"We absolutely have to win, we cannot afford to lose two games on the bounce," said Lyon captain Maxime Gonalons ahead of the meeting with Reims at the Stade de Gerland.
His words summed up the importance for OL of getting back on track as soon as possible after the shock of last midweek's 2-0 home reverse at the hands of Real Sociedad in the first leg of their Champions League play-off.
The clash with Reims was the chance to boost badly damaged morale. In this summer that L'Equipe's Vincent Duluc described as being "full of hope but full of danger too" for Lyon, they had won their opening two Ligue 1 games in style, scoring seven goals in the process. Beating Reims to maintain that perfect domestic start would at least allow Rémi Garde's side to travel to San Sebastián with some belief restored.
But the immense rainstorm that fell on the city on the banks of the Rhône levelled out the playing conditions. With the game goalless at the interval, there was a 35-minute rain delay before play restarted. Clément Grenier blazed a penalty over the bar before an Odair Fortes cross from the left deflected off Milan Bisevac and looped into the net to give Reims a surprise 1-0 win.
When just a week earlier the outlook was bright, suddenly it appears rather gloomy at the Stade de Gerland. The realisation that they could be set for a long, hard domestic season comes as they also look certain to miss out on a place in the lucrative Champions League for the second campaign in succession.
In all European knockout ties since 1970, only three per cent of teams have qualified after losing 2-0 at home in the first leg, so to say Lyon need a miracle in the return in Spain on Wednesday is hardly an exaggeration. And a failure to turn the tie around will lead some to ask what might have been had the Bafétimbi Gomis affair been handled better.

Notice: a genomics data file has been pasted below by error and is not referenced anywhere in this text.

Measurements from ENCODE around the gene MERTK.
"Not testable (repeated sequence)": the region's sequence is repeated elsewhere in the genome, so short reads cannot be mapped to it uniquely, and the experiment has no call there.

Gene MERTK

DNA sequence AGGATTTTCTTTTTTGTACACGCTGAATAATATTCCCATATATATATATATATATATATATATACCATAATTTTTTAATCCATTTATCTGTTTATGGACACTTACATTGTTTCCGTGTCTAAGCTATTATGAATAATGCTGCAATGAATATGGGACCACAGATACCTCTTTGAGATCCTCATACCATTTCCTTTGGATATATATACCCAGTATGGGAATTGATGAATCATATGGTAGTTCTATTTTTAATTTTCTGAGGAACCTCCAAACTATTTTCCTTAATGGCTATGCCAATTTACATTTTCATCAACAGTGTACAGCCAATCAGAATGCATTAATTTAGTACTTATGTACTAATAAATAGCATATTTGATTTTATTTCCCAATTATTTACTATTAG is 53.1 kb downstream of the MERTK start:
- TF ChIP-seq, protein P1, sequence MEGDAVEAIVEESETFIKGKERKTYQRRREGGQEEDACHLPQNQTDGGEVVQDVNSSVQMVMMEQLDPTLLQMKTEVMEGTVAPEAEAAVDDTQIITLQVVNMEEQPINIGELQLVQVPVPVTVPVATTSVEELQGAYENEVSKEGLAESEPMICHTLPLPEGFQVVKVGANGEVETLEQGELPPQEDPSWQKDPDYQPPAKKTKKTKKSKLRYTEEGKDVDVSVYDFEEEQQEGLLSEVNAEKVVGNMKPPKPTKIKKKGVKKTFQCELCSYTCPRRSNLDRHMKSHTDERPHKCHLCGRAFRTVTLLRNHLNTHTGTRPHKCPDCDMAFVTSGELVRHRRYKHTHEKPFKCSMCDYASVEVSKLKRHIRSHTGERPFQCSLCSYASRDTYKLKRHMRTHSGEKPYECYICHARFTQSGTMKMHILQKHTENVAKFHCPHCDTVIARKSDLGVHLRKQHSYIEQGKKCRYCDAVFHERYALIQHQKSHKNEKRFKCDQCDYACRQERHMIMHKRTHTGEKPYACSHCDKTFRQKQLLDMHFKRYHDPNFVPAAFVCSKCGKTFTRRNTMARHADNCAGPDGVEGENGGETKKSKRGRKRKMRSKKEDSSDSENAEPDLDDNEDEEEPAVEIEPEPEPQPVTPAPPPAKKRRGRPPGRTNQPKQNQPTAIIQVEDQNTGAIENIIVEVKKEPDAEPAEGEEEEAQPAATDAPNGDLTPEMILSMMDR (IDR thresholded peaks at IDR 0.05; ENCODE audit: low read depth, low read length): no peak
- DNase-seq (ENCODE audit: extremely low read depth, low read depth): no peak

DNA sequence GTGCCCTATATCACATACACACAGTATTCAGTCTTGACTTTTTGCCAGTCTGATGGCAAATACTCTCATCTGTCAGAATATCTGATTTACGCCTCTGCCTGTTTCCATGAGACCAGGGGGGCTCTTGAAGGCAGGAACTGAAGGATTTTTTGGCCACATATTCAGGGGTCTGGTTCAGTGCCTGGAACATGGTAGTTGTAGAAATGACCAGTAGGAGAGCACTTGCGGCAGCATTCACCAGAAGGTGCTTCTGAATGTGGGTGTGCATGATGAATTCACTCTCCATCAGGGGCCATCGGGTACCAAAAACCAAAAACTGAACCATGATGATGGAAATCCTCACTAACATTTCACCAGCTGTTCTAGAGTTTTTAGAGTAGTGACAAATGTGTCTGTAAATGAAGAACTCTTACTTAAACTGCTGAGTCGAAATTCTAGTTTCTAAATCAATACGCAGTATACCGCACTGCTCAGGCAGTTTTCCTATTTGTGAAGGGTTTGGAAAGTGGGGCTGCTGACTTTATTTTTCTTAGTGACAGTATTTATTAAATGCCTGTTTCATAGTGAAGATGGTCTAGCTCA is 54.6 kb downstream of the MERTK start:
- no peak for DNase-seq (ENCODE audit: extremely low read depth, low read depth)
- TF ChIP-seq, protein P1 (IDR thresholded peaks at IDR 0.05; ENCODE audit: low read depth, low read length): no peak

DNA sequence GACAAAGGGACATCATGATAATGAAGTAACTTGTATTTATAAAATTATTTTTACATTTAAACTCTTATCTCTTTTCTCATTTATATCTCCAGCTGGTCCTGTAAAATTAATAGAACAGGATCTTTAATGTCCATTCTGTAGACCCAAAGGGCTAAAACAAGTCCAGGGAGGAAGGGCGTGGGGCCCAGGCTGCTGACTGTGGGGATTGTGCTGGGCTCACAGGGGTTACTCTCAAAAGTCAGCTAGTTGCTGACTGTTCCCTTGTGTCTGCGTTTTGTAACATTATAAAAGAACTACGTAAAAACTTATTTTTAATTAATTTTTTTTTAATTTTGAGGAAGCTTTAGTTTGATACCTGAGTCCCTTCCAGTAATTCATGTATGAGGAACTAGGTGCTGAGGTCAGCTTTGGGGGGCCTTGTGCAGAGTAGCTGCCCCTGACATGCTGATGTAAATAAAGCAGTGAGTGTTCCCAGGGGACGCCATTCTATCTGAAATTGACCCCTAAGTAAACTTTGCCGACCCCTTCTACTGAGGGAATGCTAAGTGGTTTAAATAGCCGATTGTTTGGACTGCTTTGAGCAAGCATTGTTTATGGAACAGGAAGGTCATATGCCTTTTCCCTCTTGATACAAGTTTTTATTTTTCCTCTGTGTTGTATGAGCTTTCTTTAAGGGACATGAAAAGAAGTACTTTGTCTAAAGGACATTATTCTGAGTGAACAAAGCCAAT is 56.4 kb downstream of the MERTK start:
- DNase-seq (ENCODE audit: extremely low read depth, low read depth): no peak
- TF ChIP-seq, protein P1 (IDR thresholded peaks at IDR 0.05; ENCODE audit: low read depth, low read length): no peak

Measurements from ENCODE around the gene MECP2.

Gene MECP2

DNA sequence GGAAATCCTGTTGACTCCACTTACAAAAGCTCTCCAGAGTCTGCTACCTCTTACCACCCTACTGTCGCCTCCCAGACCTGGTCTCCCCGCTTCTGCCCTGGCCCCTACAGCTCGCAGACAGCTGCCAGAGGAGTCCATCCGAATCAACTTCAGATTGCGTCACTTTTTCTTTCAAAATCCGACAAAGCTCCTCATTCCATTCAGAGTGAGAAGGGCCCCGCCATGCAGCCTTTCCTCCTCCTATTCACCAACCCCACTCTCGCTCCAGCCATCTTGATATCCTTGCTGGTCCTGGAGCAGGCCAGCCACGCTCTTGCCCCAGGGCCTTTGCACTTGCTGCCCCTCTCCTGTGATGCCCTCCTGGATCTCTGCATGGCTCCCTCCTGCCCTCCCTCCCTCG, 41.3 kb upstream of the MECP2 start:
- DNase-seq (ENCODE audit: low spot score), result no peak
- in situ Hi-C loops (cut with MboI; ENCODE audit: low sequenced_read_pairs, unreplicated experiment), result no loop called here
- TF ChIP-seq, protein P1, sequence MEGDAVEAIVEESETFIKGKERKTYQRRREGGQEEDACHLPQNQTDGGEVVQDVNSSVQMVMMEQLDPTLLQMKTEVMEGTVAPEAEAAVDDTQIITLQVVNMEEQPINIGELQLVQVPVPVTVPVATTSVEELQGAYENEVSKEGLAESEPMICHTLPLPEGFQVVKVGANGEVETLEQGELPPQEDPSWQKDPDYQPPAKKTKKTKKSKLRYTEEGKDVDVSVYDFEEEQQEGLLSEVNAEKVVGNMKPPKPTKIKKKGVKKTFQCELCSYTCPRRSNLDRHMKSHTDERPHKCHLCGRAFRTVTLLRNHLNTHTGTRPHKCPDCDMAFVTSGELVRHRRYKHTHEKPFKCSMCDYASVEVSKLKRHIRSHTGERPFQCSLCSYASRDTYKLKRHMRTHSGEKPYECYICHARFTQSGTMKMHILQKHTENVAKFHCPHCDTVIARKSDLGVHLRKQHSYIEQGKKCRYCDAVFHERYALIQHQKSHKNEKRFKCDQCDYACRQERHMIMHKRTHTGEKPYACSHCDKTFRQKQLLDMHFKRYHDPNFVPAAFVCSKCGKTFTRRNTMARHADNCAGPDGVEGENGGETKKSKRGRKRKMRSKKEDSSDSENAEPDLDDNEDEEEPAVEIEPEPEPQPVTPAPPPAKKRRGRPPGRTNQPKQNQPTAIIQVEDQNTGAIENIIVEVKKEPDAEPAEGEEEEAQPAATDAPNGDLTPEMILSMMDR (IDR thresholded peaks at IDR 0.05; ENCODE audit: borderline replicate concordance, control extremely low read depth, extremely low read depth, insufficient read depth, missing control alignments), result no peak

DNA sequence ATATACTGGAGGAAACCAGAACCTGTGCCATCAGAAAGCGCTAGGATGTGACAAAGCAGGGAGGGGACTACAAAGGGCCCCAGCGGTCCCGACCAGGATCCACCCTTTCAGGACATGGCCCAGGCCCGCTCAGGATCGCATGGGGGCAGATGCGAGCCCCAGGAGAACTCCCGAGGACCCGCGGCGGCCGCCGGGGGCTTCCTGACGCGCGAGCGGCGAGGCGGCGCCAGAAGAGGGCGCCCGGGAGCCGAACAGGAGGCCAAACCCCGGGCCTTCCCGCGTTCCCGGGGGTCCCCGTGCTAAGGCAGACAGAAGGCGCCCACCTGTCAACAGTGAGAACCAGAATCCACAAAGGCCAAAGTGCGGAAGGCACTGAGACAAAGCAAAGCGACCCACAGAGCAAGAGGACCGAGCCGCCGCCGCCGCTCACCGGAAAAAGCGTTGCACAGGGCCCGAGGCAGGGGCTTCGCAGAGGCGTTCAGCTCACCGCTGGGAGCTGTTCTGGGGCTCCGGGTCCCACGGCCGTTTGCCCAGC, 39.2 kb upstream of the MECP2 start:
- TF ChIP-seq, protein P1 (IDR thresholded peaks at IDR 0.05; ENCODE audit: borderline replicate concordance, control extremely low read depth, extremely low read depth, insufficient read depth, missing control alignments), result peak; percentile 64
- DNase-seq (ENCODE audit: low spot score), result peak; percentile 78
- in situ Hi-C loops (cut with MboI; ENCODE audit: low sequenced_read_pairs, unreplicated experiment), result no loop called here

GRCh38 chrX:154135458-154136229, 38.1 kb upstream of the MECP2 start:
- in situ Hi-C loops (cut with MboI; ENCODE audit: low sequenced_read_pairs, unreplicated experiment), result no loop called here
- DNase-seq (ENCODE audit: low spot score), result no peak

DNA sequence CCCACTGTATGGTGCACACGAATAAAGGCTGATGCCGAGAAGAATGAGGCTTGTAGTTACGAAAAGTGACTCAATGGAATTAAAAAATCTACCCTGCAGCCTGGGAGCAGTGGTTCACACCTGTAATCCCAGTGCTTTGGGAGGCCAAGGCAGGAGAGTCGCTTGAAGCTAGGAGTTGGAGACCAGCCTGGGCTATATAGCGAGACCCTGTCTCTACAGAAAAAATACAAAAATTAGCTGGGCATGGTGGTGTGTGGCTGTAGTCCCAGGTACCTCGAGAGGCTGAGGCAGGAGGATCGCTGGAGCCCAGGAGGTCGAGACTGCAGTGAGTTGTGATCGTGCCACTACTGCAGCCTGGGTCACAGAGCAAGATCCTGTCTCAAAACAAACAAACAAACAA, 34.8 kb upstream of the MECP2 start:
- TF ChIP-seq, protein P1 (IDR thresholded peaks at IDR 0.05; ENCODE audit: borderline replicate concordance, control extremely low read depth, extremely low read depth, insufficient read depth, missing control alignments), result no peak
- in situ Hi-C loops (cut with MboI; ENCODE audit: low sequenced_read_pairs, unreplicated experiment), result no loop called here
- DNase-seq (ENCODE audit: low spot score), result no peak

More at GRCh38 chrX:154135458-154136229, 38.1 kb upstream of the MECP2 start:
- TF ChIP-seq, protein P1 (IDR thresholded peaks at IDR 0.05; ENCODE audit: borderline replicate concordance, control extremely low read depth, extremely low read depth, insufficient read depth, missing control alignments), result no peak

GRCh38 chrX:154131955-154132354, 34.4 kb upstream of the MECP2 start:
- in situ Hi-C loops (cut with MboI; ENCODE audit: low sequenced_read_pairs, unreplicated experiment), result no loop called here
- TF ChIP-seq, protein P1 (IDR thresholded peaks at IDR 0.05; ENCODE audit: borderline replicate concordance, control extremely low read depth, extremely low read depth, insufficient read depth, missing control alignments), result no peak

The France striker is out of contract at the end of this season and has refused to sign a new deal, while president Jean-Michel Aulas wants to either sell the player now or for him to put pen to paper on a contract extension. With a proposed move to Newcastle not materialising, Gomis, along with fellow rebel Jimmy Briand, has simply been frozen out of the first-team picture.
"In the interest of both parties, the best thing would be for us to find an agreement so that he can come back into the squad," Aulas said of Gomis recently. "If he wants to come back, we will welcome him with open arms."
In the meantime, neither Gomis - who has scored 50 league goals in the last four seasons - nor Briand are being used, but nor are the players that could have replaced them had they already left.
Instead, Garde is putting all of his faith in academy graduates like Grenier, Gonalons and Alexandre Lacazette. In addition, there is now greater pressure on the latest talents to emerge, such as 18-year-old forward Yassine Benzia, and Garde is desperate for an experienced striker, especially with Lisandro López having been sold to Al-Gharafa of Qatar for €7 million.
Aulas, though, is hoping that an academy ranked as the country's best by the French Football Federation can continue to unearth rough diamonds.
"We initially built our success on developing young players, although now we are now being forced to do so," he says.
That may sound strange given that the club's provisional budget for this season remains slightly higher than those of Marseille and Monaco, but the lack of Champions League football last season has left them with little option. Lyon made a pre-tax loss of €19 million in 2012-13, and a failure to return to Europe's top table this time around will not help.
The long-term future may well be bright, with Aulas saying that Lyon's new 58,000-capacity Stade des Lumières will earn the club between €70-100 million per year.
But it may not be ready until early 2016, by which time they might well have been left behind by their domestic rivals, especially if they continue to miss out on the riches on offer in the Champions League.
Andy Scott / Follow on Twitter @andpscott
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